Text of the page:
HCPLive Network

Hyperbaric Oxygen Shows No Benefit for Diabetic Foot Ulcers

THURSDAY, Feb. 28 (HealthDay News) -- For patients with diabetic foot ulcers, use of hyperbaric oxygen (HBO) is not associated with improved healing or with a decrease in the likelihood of amputation, according to a study published online Feb. 19 in Diabetes Care.

David J. Margolis, MD, PhD, from the University of Pennsylvania, in Philadelphia, and colleagues compared the effectiveness of HBO with other conventional therapies in a longitudinal observational cohort study including 6,259 individuals with diabetes, adequate lower limb arterial perfusion, and foot ulcers extending through the dermis.

In propensity score-adjusted models, the researchers found that individuals receiving HBO were significantly less likely to have healing of their foot ulcer (hazard ratio, 0.68) and significantly more likely to have an amputation (hazard ratio, 2.37). HBO was not found to improve the likelihood of wound healing or to reduce the likelihood of amputation in additional analyses including use of an instrumental variable to ascertain the robustness of the results to unmeasured confounding.

"In conclusion, HBO did not appear to be useful for the prevention of amputation and did not improve the likelihood that a wound would heal in a cohort of patients defined by Centers for Medicare and Medicaid Services eligibility criteria," write the authors.

Two authors disclosed financial ties to the National Healing Corp. One of the authors is a consultant to Healogics, which fully owns the National Healing Corporation.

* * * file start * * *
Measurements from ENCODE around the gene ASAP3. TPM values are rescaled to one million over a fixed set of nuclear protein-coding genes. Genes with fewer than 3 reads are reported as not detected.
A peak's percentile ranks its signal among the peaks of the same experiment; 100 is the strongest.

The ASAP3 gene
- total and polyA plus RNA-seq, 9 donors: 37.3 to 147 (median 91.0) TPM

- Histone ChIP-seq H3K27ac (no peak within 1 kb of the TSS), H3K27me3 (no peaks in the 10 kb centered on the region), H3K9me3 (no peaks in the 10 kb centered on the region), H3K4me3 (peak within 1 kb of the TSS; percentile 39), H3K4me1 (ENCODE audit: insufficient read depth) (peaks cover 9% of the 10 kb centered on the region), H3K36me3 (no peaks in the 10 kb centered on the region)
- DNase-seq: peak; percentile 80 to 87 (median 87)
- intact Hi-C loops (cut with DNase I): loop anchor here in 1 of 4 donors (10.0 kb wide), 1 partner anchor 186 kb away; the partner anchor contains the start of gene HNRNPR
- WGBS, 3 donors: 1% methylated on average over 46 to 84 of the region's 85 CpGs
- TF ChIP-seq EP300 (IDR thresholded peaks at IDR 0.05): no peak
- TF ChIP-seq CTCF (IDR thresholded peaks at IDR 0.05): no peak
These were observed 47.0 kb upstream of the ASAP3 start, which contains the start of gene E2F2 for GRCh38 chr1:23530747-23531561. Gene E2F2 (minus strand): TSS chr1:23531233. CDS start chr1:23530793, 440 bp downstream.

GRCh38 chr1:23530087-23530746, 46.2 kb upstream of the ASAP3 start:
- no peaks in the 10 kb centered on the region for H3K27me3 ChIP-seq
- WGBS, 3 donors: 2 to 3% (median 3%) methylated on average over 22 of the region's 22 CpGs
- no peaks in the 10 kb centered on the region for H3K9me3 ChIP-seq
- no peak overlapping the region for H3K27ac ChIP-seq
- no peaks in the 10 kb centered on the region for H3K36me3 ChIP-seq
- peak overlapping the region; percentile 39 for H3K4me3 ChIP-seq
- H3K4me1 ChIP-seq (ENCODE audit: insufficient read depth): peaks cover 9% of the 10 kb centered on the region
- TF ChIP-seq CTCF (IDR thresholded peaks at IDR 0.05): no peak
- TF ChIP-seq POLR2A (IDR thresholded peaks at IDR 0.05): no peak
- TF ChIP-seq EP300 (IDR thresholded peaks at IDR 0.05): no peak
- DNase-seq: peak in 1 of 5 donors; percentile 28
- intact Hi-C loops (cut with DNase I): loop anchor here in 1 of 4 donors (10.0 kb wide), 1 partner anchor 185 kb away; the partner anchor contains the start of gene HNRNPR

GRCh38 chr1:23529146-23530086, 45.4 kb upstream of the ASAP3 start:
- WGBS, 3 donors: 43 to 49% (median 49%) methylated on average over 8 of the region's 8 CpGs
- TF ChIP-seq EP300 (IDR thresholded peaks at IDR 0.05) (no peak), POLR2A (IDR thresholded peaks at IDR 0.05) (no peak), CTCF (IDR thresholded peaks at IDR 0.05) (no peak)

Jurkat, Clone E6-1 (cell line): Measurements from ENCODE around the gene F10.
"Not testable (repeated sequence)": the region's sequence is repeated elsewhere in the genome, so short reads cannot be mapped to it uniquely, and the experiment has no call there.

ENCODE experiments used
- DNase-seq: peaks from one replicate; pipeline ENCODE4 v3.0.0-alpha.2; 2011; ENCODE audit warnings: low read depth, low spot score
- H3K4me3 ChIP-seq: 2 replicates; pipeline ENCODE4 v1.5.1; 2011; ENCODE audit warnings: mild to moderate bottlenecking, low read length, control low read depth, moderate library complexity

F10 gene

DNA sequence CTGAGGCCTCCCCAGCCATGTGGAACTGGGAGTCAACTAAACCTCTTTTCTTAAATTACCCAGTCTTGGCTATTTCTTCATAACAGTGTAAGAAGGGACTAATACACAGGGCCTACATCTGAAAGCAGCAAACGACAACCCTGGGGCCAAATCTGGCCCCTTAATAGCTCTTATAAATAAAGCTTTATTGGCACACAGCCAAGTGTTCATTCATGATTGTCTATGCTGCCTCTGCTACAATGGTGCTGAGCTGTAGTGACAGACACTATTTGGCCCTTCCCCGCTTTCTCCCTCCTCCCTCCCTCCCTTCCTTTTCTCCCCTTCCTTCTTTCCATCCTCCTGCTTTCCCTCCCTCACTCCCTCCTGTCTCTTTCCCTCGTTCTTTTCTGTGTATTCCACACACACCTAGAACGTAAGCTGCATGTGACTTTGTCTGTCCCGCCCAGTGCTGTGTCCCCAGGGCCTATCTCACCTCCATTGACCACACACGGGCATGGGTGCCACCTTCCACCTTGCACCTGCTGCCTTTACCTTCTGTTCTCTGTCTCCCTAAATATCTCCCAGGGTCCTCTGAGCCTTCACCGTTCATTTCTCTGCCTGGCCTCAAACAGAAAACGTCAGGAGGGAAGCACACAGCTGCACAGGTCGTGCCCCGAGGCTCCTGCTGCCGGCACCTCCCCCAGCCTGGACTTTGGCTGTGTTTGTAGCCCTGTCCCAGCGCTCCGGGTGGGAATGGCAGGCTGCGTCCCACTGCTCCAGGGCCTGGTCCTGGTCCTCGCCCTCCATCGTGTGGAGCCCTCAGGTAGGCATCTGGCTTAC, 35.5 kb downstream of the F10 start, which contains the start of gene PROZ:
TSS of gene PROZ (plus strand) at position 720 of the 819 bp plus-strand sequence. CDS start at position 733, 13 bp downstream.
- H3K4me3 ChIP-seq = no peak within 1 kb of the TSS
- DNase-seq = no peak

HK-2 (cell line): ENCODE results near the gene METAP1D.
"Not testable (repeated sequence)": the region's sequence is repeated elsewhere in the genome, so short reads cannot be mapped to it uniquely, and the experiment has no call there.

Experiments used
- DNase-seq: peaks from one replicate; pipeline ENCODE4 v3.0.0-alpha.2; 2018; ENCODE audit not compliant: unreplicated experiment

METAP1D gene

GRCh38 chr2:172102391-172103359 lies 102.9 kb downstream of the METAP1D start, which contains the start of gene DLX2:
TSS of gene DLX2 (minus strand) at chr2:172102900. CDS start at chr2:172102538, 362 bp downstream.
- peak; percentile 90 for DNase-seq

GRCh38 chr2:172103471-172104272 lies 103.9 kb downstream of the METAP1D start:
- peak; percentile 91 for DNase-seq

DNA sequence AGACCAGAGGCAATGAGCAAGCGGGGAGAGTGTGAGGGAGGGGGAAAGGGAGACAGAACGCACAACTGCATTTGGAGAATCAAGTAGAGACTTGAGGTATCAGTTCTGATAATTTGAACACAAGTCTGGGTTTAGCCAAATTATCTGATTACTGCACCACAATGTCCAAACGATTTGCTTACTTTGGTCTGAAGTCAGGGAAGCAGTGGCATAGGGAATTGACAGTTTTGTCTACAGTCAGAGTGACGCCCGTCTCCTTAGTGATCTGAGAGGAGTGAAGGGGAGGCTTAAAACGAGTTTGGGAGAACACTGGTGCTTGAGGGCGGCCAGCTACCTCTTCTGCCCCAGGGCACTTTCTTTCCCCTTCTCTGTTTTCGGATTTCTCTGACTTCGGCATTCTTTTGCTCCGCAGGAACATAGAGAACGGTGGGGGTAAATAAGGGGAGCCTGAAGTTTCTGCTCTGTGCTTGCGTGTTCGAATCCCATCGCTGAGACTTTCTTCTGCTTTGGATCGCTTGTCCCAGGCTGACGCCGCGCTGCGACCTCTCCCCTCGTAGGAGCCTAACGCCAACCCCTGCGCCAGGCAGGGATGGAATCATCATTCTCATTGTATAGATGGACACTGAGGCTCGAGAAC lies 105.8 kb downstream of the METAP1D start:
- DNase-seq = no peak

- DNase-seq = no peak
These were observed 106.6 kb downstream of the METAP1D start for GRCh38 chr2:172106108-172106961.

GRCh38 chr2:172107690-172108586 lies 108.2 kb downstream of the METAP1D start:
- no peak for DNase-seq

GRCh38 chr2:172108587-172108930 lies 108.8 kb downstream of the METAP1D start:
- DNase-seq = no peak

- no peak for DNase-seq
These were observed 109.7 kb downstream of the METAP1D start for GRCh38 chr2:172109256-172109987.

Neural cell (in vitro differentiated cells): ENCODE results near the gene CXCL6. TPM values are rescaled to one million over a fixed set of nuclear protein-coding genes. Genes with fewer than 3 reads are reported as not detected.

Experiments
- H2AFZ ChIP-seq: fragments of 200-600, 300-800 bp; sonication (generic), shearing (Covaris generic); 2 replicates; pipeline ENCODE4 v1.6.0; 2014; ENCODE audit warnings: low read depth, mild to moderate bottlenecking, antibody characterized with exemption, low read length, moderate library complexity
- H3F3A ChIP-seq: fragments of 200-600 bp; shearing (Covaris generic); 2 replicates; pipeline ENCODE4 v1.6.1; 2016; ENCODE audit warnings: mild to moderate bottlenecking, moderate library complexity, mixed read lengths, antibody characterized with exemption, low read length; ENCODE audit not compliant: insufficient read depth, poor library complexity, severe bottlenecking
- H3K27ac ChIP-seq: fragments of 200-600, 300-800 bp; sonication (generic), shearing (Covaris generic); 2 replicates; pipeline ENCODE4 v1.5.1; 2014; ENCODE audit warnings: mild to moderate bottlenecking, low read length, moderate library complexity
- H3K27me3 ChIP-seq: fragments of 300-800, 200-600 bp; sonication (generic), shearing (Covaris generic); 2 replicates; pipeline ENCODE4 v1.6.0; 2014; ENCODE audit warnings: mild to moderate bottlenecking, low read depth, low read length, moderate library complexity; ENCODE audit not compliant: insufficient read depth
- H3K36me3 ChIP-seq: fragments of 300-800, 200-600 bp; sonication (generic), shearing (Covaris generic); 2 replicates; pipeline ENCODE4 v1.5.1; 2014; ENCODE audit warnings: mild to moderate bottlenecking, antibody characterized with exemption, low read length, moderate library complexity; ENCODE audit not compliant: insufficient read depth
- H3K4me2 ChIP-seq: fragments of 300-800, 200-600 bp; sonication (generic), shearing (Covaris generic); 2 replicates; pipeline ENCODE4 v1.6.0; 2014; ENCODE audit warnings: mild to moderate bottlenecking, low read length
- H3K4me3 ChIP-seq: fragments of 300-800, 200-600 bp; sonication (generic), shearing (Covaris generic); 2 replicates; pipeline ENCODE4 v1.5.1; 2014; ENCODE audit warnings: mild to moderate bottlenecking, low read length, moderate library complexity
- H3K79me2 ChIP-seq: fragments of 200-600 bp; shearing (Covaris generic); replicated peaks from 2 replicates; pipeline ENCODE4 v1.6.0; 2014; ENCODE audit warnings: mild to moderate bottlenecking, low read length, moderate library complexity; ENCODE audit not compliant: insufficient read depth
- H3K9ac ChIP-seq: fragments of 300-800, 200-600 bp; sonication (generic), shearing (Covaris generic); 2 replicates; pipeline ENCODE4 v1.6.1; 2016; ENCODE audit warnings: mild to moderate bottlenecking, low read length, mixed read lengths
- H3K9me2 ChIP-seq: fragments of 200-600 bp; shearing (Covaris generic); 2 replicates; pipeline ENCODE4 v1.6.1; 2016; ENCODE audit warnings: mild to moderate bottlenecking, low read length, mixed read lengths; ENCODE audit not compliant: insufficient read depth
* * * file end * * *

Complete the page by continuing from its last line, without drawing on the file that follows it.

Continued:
Abstract
Full Text (subscription or payment may be required)

Copyright © 2013 HealthDay. All rights reserved.

Further Reading
Researchers at Hong Kong University and the Wellcome Trust Sanger Institute have identified a link between the influenza A viruses’ genetic diversity and severity of the infection.
Carol Burke, MD, FACG, FASGE, talks about her phase-3 placebo-controlled trial of Celecoxib in pediatric subjects with familial adenomatous polyposis (FAP) at the 2014 ACG Annual Meeting in Philadelphia, PA.
Carol Burke, MD, FACG, FASGE, discusses pediatric familial adenomatous polyposis (FAP) and colorectal cancer at the 2014 ACG Annual Scientific Meeting in Philadelphia, PA.
The immune system is the new focus of much work on traumatic brain injury (TBI). In a challenge to the paradigm that the blood brain barrier prevents harmful leukocytes from entering the brain, a Texas team tried to neutralize the impact of these cells. Peripheral lymphocytes are activated after TBI. They may then act as potential antigen presenting cells and get into the brain, causing cells there to degenerate.
Black women undergoing in vitro fertilization are only about half as likely as white women to become pregnant, and the racial disparity persists even when donor eggs are used. These findings are being presented at the annual meeting of the American Society for Reproductive Medicine, held from Oct. 18 to 22 in Honolulu.
Hospital conversion to for-profit status is associated with improvements in financial margins, but has no effect on process quality metrics or mortality rates, according to a study published in the Oct. 22/29 issue of the Journal of the American Medical Association
Drinking sugar-sweetened sodas may affect cellular aging by shortening telomere length, according to research published online Oct. 16 in the American Journal of Public Health.
More Reading